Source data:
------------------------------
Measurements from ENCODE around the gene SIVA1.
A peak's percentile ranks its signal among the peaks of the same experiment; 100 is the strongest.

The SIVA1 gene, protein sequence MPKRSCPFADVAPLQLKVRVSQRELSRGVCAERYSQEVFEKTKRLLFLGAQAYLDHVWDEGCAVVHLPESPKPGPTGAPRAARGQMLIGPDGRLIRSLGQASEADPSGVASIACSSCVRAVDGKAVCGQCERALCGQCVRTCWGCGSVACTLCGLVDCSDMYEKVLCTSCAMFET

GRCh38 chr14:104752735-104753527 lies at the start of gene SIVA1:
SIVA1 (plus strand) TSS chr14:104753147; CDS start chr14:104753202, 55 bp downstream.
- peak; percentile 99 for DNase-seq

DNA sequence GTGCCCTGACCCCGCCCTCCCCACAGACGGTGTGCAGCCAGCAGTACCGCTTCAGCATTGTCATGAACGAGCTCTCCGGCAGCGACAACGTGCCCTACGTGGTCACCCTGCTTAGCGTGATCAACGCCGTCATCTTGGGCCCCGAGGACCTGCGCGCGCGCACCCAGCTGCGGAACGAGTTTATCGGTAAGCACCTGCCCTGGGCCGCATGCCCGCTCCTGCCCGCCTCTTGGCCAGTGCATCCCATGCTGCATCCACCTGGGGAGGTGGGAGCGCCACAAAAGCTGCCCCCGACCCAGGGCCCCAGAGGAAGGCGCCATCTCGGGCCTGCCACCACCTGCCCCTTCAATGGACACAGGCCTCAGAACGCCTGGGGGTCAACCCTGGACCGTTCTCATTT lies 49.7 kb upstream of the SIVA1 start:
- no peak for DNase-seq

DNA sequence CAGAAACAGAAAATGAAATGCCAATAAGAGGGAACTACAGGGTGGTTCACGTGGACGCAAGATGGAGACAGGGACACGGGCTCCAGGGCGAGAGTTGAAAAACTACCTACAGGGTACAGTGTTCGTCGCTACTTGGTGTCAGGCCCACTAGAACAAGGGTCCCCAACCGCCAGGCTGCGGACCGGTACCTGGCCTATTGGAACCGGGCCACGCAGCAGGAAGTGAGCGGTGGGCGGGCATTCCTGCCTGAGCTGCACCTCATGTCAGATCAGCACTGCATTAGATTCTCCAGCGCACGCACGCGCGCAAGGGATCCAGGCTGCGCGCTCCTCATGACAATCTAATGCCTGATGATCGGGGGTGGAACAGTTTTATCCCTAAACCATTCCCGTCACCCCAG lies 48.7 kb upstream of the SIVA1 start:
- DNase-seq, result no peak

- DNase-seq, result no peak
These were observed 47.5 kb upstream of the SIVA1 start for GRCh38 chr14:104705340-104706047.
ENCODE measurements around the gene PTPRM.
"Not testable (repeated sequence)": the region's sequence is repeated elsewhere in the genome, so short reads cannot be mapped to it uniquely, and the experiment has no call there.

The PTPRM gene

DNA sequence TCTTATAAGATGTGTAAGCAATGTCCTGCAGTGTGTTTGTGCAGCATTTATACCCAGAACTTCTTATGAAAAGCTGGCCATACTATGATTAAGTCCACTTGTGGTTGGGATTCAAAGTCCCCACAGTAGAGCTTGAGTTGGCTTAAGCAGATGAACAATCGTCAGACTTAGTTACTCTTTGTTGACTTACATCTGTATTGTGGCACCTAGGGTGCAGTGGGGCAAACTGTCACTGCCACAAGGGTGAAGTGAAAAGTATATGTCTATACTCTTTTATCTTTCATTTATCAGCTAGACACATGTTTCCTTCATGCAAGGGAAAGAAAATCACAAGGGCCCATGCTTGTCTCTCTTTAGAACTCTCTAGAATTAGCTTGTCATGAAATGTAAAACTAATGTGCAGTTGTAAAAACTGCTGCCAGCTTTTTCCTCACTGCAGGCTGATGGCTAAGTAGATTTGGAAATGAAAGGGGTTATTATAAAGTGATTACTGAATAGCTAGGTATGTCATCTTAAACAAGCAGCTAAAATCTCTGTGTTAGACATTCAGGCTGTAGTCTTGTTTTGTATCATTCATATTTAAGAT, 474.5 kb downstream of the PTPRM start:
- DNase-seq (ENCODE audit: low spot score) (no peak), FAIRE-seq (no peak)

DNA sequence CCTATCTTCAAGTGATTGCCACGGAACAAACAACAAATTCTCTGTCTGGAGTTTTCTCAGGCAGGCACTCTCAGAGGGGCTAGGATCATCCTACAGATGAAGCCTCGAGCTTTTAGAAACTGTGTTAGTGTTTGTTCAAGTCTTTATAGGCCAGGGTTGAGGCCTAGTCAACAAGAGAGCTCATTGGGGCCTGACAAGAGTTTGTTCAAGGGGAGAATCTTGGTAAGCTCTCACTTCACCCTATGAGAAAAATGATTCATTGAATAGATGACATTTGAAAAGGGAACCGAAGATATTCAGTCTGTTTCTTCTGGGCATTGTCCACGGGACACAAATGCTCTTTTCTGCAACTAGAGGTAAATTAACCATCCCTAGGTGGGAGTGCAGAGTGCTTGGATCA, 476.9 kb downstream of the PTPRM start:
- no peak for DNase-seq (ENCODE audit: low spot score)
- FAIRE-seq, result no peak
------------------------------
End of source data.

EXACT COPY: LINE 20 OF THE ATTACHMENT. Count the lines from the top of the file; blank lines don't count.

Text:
- FAIRE-seq, result no peak